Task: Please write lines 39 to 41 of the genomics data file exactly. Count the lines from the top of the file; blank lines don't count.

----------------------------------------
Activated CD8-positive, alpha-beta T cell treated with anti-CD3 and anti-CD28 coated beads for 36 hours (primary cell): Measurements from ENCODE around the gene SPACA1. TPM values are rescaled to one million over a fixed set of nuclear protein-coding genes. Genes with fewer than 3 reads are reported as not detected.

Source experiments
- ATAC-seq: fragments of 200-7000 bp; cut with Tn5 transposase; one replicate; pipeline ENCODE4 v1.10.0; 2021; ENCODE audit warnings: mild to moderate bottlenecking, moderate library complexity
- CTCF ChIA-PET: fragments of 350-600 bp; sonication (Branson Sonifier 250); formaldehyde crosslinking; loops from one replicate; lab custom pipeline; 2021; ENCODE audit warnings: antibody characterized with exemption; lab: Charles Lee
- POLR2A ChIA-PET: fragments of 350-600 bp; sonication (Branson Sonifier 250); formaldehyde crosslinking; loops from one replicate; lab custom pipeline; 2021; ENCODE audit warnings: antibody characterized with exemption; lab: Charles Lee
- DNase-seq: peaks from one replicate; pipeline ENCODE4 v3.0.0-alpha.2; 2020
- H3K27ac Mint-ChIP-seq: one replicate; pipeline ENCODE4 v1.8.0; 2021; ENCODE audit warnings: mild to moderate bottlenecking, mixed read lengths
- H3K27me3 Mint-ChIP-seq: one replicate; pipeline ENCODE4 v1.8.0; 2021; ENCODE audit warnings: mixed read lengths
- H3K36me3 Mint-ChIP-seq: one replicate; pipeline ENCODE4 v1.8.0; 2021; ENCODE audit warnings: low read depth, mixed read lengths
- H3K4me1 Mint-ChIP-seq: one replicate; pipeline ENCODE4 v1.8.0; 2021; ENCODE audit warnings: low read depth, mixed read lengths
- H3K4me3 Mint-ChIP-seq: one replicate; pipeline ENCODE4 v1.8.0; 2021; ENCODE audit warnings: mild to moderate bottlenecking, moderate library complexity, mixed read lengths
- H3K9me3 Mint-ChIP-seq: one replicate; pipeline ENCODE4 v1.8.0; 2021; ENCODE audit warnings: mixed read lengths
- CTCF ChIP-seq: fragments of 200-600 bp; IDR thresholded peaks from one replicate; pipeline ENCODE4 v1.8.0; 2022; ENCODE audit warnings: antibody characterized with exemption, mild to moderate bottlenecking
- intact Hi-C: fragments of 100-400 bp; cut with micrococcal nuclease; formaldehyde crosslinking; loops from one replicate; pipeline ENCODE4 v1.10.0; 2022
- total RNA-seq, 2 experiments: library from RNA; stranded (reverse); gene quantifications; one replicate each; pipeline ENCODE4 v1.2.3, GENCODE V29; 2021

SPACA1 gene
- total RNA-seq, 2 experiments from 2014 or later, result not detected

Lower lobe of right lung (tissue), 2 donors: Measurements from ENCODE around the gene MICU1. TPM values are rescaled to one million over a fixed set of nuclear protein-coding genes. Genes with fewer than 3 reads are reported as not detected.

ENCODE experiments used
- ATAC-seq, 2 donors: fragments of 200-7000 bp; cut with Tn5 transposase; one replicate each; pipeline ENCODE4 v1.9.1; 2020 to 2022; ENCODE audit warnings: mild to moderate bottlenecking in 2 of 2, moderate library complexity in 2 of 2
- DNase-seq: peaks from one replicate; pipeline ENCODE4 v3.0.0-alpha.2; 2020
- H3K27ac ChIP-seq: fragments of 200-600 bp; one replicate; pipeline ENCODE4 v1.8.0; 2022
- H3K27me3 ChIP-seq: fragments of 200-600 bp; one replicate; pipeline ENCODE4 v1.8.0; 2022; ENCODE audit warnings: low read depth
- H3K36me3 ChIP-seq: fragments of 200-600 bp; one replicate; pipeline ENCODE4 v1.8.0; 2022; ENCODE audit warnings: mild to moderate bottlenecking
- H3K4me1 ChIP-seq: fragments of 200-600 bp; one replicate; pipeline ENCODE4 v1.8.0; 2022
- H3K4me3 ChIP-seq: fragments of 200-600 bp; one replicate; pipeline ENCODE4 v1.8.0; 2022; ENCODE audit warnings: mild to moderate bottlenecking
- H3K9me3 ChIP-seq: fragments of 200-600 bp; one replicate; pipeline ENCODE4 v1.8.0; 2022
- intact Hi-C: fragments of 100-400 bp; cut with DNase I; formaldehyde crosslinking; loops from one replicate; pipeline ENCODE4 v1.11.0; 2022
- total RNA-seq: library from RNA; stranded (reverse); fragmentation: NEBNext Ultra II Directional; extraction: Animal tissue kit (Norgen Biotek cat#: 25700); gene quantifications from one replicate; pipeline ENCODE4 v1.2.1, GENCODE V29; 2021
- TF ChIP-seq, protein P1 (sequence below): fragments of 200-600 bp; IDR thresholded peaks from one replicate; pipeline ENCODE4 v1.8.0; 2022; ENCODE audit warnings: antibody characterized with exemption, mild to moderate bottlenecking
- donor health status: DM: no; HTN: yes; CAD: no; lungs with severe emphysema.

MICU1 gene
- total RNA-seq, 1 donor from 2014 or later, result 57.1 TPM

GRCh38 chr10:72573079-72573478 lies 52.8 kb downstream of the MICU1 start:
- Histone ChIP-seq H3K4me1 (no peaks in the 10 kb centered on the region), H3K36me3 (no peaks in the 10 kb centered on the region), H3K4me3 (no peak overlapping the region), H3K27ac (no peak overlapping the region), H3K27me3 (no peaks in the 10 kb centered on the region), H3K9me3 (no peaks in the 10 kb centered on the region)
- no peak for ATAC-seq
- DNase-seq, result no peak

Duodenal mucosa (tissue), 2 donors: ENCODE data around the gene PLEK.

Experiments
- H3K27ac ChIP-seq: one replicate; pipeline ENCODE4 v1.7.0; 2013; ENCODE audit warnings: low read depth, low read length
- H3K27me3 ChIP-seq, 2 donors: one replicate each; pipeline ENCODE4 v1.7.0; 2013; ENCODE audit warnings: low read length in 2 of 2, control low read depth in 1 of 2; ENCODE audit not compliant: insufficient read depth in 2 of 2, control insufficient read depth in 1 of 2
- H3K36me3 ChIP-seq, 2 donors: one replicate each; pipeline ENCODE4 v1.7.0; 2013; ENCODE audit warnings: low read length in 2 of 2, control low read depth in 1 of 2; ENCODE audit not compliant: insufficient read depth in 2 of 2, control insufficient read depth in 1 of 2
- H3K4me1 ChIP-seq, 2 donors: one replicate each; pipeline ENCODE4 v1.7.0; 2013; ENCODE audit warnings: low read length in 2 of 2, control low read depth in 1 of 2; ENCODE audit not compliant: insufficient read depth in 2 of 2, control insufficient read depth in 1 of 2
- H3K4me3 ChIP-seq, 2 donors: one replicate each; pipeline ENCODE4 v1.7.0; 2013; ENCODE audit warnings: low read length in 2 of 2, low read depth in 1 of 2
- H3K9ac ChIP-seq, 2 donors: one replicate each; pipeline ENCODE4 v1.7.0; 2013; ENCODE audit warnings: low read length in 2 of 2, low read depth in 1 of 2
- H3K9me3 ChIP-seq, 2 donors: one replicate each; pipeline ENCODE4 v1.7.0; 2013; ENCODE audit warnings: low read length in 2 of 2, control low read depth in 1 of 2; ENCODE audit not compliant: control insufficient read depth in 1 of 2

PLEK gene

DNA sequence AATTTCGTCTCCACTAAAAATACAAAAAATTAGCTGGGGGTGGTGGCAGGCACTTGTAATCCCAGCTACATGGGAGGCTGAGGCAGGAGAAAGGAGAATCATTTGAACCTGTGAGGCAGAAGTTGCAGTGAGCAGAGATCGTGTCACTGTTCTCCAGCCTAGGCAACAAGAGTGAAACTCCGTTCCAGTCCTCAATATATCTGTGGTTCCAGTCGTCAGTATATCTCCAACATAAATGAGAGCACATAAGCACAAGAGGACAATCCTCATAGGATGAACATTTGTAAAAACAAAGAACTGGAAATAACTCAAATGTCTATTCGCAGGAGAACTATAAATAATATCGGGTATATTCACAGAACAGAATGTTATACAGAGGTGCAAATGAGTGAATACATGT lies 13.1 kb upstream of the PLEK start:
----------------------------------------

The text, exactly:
Experiments
- H3K27ac ChIP-seq: one replicate; pipeline ENCODE4 v1.7.0; 2013; ENCODE audit warnings: low read depth, low read length
- H3K27me3 ChIP-seq, 2 donors: one replicate each; pipeline ENCODE4 v1.7.0; 2013; ENCODE audit warnings: low read length in 2 of 2, control low read depth in 1 of 2; ENCODE audit not compliant: insufficient read depth in 2 of 2, control insufficient read depth in 1 of 2